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Locking, Little's Law, and the USL
Excellent explanatory mailing list post by Martin Thompson to the mechanical-sympathy group, discussing Little's Law vs the USL:
Little's law can be used to describe a system in steady state from a queuing perspective, i.e. arrival and leaving rates are balanced. In this case it is a crude way of modelling a system with a contention percentage of 100% under Amdahl's law, in that throughput is one over latency.

However this is an inaccurate way to model a system with locks. Amdahl's law does not account for coherence costs. For example, if you wrote a microbenchmark with a single thread to measure the lock cost then it is much lower than in a multi-threaded environment where cache coherence, other OS costs such as scheduling, and lock implementations need to be considered.

Universal Scalability Law (USL) accounts for both the contention and the coherence costs.

When modelling locks it is necessary to consider how contention and coherence costs vary given how they can be implemented. Consider in Java how we have biased locking, thin locks, fat locks, inflation, and revoking biases which can cause safe points that bring all threads in the JVM to a stop with a significant coherence component.
usl  scaling  scalability  performance  locking  locks  java  jvm  amdahls-law  littles-law  system-dynamics  modelling  systems  caching  threads  schedulers  contention 
4 days ago by jm
[1709.02293] Analyzing huge pathology images with open source software
Backgr: Digital pathology images are increasingly used both for diagnosis and research, because slide scanners are nowadays broadly available and because the quantitative study of these images yields new insights in systems biology. However, such virtual slides build up a technical challenge since the images occupy often several gigabytes and cannot be fully opened in a computer's memory. Moreover, there is no standard format. Therefore, most common open source tools such as ImageJ fail at treating them, and the others require expensive hardware while still being prohibitively slow.
Res: We have developed several cross-platform open source software tools to overcome these limitations. The NDPITools provide a way to transform microscopy images initially in the loosely supported NDPI format into one or several standard TIFF files, and to create mosaics (division of huge images into small ones, with or without overlap) in various TIFF and JPEG formats. They can be driven through ImageJ plugins. The LargeTIFFTools achieve similar functionality for huge TIFF images which do not fit into RAM. We test the performance of these tools on several digital slides and compare them, when applicable, to standard software. A statistical study of the cells in a tissue sample from an oligodendroglioma was performed on an average laptop computer to demonstrate the efficiency of the tools.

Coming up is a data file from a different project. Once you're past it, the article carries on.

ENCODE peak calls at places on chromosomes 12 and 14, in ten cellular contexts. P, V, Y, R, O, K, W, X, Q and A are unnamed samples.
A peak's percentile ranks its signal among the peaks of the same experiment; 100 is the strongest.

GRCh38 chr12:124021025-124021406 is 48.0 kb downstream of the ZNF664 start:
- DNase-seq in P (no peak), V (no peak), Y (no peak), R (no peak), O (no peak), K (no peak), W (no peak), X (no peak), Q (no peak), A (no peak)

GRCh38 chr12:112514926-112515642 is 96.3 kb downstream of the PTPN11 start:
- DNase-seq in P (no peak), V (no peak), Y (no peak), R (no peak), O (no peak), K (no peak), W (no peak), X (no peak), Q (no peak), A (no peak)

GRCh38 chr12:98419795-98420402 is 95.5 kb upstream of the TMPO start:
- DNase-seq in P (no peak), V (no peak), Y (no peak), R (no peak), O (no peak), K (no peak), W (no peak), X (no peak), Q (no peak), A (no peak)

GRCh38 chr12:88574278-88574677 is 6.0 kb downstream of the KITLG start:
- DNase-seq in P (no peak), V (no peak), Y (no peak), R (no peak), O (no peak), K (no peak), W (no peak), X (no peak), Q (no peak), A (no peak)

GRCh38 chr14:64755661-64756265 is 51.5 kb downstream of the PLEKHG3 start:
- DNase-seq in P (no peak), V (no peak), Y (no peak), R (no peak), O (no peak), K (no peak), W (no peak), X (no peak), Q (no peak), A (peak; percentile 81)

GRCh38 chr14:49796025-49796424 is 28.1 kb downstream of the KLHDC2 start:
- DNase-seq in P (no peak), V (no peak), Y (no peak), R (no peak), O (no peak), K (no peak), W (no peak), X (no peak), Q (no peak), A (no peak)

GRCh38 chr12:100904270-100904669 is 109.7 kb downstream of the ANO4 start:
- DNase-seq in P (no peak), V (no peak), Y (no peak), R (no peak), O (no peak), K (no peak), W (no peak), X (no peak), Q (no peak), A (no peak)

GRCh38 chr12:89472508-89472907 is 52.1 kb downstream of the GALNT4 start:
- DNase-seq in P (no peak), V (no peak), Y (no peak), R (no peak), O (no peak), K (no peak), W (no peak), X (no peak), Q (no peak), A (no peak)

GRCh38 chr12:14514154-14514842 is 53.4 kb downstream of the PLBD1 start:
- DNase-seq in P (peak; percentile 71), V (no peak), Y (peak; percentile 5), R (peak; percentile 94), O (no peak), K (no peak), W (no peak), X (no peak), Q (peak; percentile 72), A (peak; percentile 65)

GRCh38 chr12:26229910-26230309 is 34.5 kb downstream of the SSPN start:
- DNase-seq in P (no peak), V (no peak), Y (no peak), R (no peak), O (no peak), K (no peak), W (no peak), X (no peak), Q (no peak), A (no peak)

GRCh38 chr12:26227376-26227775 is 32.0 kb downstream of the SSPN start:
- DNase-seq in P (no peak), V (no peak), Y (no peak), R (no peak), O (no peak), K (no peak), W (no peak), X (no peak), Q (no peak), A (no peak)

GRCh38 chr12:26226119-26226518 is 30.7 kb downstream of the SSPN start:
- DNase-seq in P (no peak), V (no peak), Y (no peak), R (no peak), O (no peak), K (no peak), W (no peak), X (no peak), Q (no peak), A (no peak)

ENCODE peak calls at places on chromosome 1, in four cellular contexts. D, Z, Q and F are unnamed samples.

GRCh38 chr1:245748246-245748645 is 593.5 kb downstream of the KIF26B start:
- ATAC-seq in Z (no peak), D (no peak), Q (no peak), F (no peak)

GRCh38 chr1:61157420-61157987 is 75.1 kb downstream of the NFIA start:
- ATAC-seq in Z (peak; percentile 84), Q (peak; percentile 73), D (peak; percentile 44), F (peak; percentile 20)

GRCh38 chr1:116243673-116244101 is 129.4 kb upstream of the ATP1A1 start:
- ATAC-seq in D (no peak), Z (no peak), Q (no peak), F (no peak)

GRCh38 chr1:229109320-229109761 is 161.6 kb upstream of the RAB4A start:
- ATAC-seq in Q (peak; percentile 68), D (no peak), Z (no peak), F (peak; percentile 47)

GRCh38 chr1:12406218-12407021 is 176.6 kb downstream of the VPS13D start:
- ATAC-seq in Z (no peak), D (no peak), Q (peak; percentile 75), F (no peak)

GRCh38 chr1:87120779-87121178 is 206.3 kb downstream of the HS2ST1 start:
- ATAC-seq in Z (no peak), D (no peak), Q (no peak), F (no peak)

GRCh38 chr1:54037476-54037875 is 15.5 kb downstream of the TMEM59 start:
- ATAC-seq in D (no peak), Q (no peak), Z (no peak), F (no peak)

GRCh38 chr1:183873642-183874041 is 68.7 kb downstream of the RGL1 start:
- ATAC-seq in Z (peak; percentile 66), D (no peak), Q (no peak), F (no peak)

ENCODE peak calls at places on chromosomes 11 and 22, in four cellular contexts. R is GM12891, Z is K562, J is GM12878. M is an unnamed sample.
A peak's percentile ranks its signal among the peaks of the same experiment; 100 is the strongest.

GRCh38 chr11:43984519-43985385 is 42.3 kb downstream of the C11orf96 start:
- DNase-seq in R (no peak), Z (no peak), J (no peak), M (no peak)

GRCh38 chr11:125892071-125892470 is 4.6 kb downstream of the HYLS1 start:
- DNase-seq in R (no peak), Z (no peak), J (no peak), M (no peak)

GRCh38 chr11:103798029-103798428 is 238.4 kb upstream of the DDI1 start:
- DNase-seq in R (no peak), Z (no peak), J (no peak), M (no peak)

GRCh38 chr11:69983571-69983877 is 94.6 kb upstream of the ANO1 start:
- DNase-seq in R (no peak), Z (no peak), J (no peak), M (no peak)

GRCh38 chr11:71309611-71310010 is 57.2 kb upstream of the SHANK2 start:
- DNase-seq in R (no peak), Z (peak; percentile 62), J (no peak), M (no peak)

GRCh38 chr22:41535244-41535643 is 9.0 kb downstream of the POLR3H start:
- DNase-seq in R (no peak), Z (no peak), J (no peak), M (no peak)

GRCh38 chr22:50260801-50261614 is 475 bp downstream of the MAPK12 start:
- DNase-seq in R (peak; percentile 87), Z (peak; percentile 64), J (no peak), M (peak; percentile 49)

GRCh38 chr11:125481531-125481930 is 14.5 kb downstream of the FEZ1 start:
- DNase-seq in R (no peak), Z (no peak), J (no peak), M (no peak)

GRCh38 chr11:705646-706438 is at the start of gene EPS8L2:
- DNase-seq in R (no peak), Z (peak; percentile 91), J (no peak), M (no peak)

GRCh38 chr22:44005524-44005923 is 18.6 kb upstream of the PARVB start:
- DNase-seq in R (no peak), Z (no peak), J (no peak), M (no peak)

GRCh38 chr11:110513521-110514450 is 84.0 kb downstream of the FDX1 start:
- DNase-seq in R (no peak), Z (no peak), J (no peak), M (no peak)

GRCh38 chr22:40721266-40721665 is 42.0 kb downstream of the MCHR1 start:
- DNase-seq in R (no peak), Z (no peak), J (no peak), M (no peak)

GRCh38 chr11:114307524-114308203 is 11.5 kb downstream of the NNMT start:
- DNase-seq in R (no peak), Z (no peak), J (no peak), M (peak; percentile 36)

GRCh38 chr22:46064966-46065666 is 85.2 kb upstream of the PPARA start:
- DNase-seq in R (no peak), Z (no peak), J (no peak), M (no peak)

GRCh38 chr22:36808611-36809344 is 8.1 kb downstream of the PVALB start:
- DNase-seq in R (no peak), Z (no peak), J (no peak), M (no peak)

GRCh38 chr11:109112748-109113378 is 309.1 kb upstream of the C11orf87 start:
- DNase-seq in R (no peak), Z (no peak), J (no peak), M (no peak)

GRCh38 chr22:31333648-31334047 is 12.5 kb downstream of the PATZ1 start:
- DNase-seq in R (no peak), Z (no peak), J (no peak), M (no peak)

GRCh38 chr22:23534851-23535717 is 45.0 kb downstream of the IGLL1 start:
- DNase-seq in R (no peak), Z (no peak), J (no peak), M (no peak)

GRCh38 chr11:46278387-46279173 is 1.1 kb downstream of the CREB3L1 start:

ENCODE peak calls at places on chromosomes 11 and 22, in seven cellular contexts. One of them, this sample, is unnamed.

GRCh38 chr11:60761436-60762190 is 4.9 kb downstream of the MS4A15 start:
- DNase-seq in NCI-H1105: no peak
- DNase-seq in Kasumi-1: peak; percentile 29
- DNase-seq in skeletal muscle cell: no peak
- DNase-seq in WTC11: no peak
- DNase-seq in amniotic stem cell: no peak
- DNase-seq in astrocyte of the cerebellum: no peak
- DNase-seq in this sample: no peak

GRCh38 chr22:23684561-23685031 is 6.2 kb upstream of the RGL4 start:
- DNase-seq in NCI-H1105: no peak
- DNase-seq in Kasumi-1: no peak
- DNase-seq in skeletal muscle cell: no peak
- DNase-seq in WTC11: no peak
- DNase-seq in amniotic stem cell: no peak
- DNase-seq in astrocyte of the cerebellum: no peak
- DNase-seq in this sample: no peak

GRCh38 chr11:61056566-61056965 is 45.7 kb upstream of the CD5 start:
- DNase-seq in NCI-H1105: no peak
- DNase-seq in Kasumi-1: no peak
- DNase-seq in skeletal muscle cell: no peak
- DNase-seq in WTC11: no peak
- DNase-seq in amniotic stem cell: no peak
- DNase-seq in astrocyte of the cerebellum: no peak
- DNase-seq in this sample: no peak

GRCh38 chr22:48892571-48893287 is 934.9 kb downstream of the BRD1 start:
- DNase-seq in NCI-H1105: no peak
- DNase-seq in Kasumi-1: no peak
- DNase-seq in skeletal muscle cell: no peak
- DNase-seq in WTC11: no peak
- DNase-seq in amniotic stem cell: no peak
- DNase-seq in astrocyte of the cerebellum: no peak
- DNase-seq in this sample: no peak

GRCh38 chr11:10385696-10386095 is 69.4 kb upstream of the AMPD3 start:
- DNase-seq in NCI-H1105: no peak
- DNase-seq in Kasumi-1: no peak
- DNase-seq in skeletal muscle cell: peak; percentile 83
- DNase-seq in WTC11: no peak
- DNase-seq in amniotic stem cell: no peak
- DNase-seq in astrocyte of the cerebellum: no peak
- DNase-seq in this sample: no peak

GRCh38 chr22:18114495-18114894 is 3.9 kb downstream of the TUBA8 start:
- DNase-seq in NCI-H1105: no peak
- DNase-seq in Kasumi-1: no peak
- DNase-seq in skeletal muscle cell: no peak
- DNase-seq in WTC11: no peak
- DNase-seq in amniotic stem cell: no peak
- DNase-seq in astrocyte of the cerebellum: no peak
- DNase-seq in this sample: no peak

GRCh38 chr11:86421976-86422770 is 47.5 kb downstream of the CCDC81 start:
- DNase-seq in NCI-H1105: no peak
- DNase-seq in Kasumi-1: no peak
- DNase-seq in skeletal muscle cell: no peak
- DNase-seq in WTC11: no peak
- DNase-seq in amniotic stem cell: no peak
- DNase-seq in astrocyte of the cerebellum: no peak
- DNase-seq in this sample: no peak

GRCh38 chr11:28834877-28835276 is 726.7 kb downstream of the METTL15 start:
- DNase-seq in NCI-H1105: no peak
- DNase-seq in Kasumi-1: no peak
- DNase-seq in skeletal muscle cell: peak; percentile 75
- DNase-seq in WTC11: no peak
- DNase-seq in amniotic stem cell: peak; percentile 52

Concl: Our open source software enables dealing with huge images with standard software on average computers. Our tools are cross-platform, independent of proprietary libraries, and very modular, allowing them to be used in other open source projects. They have excellent performance in terms of execution speed and RAM requirements. They open promising perspectives both to the clinician who wants to study a single slide and to the research team or data centre who do image analysis of many slides on a computer cluster.
image-processing  software-development-is-not-programming  rather-interesting  bioinformatics  medinformatics  user-experience  scaling  to-write-about 
5 days ago by Vaguery
Lessons Learned Scaling Airbnb 100X – Jonathan Golden – Medium
Jonathan Golden on how they scaled Airbnb during their first years, including some analysis on when/how/if to automate for manual work - "if you don't solve problems manually first, you could lose crucial insights into what's causing a problem and why".
airbnb  scale  scaling  automation  manual  edgecase  flow 
7 days ago by arrelid
Tripling an Engineering Team in Six Months - Part Three: Setting up for Success — Zac Sky
Tripling an Engineering Team in Six Months - Part Three: Setting up for Success This was the first cut. Broadly speaking the blue tasks are technology centric and the green tasks are people centric. Having this defined was useful for everyone to understand their role but it was absolutely crucial to have before we hired newly created roles. via Pocket
ifttt  pocket  article  engineering  hiring  jobs  scaling  startup 
12 days ago by jeremyday
Tripling an Engineering Team in Six Months - Part Two: Planning to Scale — Zac Sky
Tripling an Engineering Team in Six Months - Part Two: Planning to Scale Our teams were formed roughly into two parallel squads, one for each of the key subject matter domains we were tackling. The squads were fluid. via Pocket
ifttt  pocket  article  engineering  hiring  jobs  scaling  startup 
12 days ago by jeremyday

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